The largest pipeline spill during the past five years was the 228,000 gallons of crude oil and toxic “produced water” spilled by Unocal in the Kenai National Wildlife Refuge in January 1999. The federal government does not regulate “gathering” lines (pipelines coming from wells) and wastewater pipelines in the rural oil and gas production fields in the refuge, which results in the high spill rates.
Oil Drilling in an Alaskan Wildlife Refuge Leaves a Toxic Legacy of Oil Spills and Pollution. Oil drilling in the Kenai National Wildlife Refuge in Alaska has resulted in hundreds of spills, fires and explosions and has contaminated massive amounts of soil and groundwater with oil and other toxic substances that are known to cause mutations and birth defects in wildlife. Scientists studying the area have uncovered frogs with crippling deformities. Yet, proponents of opening to oil drilling another Alaskan wildlife refuge, the Arctic National Wildlife Refuge, claim that drilling there would be "environmentally sensitive." The record on Kenai National Wildlife Refuge shows otherwise. (reference 86)
According to recent federal studies, oil and gas activities have resulted in more than 350 spills, explosions and fires within the Kenai National Wildlife Refuge, releasing more than 270,000 gallons of oil, produced water, and other contaminants into refuge habitats.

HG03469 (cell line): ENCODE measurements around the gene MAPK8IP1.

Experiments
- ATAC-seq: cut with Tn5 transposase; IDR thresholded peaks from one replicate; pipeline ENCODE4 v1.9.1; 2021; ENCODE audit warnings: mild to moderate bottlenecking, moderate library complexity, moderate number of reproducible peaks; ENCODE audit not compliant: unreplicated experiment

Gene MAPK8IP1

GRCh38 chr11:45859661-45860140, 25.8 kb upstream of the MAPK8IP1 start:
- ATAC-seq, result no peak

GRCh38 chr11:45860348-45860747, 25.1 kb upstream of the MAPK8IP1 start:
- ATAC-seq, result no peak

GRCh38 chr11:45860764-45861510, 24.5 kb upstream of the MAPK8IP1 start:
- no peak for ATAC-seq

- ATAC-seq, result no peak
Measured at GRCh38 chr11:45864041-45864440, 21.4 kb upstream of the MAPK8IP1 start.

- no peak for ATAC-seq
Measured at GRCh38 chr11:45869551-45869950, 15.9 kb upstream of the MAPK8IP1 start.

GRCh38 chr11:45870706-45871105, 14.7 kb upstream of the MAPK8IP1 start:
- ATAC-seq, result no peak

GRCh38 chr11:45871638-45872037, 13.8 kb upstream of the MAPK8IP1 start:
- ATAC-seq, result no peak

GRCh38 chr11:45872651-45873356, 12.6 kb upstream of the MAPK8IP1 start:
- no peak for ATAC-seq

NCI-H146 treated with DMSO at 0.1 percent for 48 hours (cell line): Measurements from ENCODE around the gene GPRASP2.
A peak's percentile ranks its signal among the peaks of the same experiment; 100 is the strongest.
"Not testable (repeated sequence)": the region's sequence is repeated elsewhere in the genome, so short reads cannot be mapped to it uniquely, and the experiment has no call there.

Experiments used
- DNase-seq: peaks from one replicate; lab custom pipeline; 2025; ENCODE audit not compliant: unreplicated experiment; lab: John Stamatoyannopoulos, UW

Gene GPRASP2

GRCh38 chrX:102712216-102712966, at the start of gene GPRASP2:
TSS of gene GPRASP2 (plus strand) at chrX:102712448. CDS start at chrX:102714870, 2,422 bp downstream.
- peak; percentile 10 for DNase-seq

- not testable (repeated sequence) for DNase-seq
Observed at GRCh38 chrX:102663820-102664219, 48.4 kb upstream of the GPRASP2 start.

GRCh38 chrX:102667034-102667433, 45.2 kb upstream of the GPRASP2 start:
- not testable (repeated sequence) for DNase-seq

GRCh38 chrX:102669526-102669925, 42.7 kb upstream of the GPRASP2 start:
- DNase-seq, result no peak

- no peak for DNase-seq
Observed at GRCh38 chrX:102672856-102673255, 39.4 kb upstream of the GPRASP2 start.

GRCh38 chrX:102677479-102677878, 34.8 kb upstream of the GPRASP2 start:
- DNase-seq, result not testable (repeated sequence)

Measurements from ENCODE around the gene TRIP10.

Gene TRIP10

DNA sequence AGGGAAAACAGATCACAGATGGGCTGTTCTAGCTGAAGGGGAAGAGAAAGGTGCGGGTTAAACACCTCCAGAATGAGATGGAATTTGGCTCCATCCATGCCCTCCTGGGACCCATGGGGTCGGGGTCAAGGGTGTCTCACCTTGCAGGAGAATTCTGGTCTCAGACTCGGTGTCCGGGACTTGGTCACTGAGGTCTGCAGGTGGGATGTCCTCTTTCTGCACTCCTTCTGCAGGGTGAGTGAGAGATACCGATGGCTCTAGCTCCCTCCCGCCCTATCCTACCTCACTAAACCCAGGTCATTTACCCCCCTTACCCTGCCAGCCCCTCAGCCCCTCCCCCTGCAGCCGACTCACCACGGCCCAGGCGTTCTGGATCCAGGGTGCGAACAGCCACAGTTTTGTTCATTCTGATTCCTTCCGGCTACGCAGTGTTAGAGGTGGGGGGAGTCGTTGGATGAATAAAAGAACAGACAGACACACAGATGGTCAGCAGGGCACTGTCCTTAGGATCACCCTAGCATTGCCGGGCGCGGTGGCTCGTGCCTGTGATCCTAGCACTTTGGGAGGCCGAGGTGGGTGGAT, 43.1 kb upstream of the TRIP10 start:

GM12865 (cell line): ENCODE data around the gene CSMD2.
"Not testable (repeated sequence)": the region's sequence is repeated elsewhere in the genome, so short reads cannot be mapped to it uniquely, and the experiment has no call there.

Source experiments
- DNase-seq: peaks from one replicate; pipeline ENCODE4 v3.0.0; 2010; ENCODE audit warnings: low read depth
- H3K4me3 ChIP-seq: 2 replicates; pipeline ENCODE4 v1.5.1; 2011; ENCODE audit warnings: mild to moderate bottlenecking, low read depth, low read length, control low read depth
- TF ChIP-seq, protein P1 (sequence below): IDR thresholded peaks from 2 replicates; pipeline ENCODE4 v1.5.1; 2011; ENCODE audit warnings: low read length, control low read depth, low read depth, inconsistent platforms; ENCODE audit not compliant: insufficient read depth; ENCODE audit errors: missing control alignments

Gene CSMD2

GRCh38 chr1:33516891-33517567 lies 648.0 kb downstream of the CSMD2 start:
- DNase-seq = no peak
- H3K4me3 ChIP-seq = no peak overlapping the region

Oil and gas drilling on the wildlife refuge has contaminated more than 100,000 tons of soil with toxic chemicals. If that contaminated soil were placed in 20-pound bags, a row of those bags would stretch a line across the entire United States, from coast to coast, twice.
In some areas of the refuge, groundwater has been contaminated at levels 10 times the legal limit established by the Environmental Protection Agency. For example, groundwater in one area of the Kenai National Wildlife Refuge is heavily polluted with xylene, a toxin that causes delayed growth and development in unborn animals.
Wood frogs found in oil fields on the refuge have missing hind legs and feet, misshapen hind legs, clubfeet and missing eyes.
The extent of the damage is just beginning to be revealed. A comprehensive investigation is needed to uncover the full environmental cost of oil and gas drilling in the Kenai National Wildlife Refuge.
The Toxic Legacy of Oil Drilling in Alaska’s Kenai National Wildlife Refuge
Originally established in 1941 by President Franklin Delano Roosevelt to protect the large population of moose on the Kenai Peninsula, the Kenai National Wildlife Refuge provides habitat for 200 species of birds and wildlife, including Bald Eagles, Trumpeter Swans, brown and black bear, caribou, and wolves. In 1957, oil was discovered on the refuge, and it was opened to oil and gas drilling. Since then, considerable oil and gas-related development has occurred in the Kenai National Wildlife Refuge, resulting in numerous oil and hazardous material spills.
The industrialization of portions of this refuge has fragmented and degraded bird and wildlife habitats. Industrial oil development of the refuge has included: